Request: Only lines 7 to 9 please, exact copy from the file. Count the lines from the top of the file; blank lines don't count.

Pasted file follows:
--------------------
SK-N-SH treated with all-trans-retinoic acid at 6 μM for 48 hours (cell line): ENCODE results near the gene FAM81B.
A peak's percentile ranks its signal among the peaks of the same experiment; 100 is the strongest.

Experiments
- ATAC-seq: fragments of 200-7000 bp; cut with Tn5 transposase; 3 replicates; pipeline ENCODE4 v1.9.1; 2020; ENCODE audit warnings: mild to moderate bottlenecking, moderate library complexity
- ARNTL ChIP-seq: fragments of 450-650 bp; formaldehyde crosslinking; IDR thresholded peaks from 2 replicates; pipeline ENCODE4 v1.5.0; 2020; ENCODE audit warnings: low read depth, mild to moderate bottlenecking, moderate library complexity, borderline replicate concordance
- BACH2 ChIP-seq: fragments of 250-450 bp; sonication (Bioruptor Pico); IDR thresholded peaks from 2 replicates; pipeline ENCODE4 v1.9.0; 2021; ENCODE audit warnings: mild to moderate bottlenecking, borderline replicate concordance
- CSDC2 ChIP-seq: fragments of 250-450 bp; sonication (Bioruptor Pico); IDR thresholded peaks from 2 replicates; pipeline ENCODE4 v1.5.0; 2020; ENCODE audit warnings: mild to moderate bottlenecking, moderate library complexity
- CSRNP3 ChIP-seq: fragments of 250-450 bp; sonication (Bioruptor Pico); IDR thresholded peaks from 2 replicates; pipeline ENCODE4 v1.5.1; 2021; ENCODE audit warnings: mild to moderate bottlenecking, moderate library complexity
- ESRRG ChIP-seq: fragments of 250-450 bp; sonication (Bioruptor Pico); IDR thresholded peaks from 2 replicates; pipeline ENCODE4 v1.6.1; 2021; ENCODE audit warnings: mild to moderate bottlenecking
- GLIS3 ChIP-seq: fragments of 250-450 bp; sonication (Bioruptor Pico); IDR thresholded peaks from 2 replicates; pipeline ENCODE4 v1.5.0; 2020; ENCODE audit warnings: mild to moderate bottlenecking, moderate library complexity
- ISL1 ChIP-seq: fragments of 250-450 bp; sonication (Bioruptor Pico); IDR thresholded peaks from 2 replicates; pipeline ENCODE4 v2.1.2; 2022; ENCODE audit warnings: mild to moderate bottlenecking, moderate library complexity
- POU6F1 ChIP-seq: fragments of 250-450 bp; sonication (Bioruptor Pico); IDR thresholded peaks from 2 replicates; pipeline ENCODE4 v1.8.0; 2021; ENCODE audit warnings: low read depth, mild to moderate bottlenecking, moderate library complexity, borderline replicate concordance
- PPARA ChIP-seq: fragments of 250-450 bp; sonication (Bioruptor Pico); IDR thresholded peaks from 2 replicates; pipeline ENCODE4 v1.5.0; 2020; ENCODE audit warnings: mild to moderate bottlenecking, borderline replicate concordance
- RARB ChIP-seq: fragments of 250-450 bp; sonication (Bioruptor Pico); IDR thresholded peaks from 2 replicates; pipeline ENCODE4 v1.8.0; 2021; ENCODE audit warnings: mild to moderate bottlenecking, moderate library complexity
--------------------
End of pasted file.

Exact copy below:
- CSDC2 ChIP-seq: fragments of 250-450 bp; sonication (Bioruptor Pico); IDR thresholded peaks from 2 replicates; pipeline ENCODE4 v1.5.0; 2020; ENCODE audit warnings: mild to moderate bottlenecking, moderate library complexity
- CSRNP3 ChIP-seq: fragments of 250-450 bp; sonication (Bioruptor Pico); IDR thresholded peaks from 2 replicates; pipeline ENCODE4 v1.5.1; 2021; ENCODE audit warnings: mild to moderate bottlenecking, moderate library complexity
- ESRRG ChIP-seq: fragments of 250-450 bp; sonication (Bioruptor Pico); IDR thresholded peaks from 2 replicates; pipeline ENCODE4 v1.6.1; 2021; ENCODE audit warnings: mild to moderate bottlenecking